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Kimura: Jiu Jitsu For All in Boca Raton

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The Kimura academy was started by Jair Lourenco during the mid 1990’s. With Jean Kleber as his right hand man the team quickly established itself as one of the main jiu jitsu academies in the Northeast of Brazil, conquering numerous inter-state championships and one world title back in 2004.

Jean Kleber started helping Master Lourenco as a teenager, opening his own academy when he was 19 years old. His devotion to the team had him running around promoting the school in all local newspapers, while his entrepreneurism had him developing Kimura’s merchandising. All this while often leading the academy in the grappling circuit as a coach, and defending Kimura’s colours on the mats in a time when academy vs academy rivalry was at an all time high.

Jean Kleber with Masters Jair Lourenco and Andre Pederneiras in Brazil.

Jean Kleber with Masters Jair Lourenco and Andre Pederneiras in Brazil.

Packed with not a lot more than this wealth of experience, Jean Kleber arrived in the United States over 14 years ago, after a period when he introduced the academy in Europe (2000). His vision was to make Kimura a jiu jitsu household name, settling in Boston for that effect. After 3 Grapplers Quest titles, 10 N.A.G.A. championships and 3 IBJJF Boston Open team titles (the only academy in New England that achieved 3 titles), one can say Jean is close to his dream.

When asked about what sets Kimura apart from the many academies spread across the country, Jean mentions that there is “not one thing, it is a combination of things, mainly: experience, philosophy and coaching knowledge”.

He elaborates: “all three are important in my opinion. I often see people teaching who do not have the passion for coaching, and don’t make an effort to learn how to lead a class. I’ve witnessed higher belts come and train with us who don’t know the basics. Can’t finish an armbar from the mount or from the closed guard. Can’t open a half guard, can’t finish from the back, etc. This is because many coaches don’t have experience in coaching, they just coach what is good in their own games and struggle to go beyond that. Our own ways of doing jiu jitsu aren’t always transferable to our students… So yeah, this is the big difference between our academy and many others out there. I love coaching. I wake up every day with a smile in my face because I will be doing what is my passion, this is huge for me. I think my passion is transferable to my students.”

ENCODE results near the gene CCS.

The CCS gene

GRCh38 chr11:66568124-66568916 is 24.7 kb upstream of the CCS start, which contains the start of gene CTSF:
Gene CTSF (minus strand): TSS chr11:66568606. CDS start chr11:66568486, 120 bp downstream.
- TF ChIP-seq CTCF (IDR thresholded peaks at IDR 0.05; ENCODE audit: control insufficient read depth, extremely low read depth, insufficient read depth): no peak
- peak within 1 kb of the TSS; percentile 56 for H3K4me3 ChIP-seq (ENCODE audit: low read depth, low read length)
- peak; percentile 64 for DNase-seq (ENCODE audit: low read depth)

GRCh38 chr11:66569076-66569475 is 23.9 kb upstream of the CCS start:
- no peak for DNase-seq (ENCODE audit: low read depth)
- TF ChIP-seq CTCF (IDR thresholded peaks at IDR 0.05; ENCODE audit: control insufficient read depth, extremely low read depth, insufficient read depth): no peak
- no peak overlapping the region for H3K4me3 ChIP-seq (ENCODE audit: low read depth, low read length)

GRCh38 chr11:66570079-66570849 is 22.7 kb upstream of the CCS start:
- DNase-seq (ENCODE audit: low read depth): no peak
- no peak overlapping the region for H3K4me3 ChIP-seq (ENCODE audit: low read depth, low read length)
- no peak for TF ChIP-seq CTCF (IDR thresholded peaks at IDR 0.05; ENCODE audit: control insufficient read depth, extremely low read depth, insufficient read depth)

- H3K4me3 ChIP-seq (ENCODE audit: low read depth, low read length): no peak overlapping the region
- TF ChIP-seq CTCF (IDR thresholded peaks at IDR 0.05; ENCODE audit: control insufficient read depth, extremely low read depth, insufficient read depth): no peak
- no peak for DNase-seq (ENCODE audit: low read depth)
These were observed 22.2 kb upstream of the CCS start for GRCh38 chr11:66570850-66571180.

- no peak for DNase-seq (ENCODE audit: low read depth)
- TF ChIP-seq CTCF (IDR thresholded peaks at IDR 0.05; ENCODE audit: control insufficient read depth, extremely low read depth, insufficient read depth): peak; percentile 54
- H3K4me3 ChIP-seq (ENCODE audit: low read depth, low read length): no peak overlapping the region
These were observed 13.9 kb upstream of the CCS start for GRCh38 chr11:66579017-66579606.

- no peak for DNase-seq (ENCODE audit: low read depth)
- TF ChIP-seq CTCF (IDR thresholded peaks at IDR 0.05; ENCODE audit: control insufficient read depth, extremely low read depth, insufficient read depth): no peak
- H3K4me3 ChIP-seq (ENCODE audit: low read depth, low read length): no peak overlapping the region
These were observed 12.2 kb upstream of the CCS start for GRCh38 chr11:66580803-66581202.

Kimura Team winning the IBJJF Boston Open

Kleber’s approach is another strong point of his success. In a time when jiu jitsu was seen as a tough guy sport, Jean’s philosophy was already: “You don’t need a dirty kimono and cauliflower to be good at jiu jitsu”. Following up on this concept, Jean mentions that “Many today want to start big, they will invite higher belts and established competitors to come and train with them. This has never crossed my mind. I have never invited anyone to come and train with me, my idea is to forge my students from white to black belt.” He prefers it this way so he can lay a solid foundation for his athletes in the lower ranks by using his famed “formula” [system], which he sets in during his fundamentals classes. This formula, as he says “is used throughout all Kimura schools and lays out solid fundamentals which will help the students absorb the more advanced and modern games. Everything here is phased, having a beginning and a midpoint to reach an end”.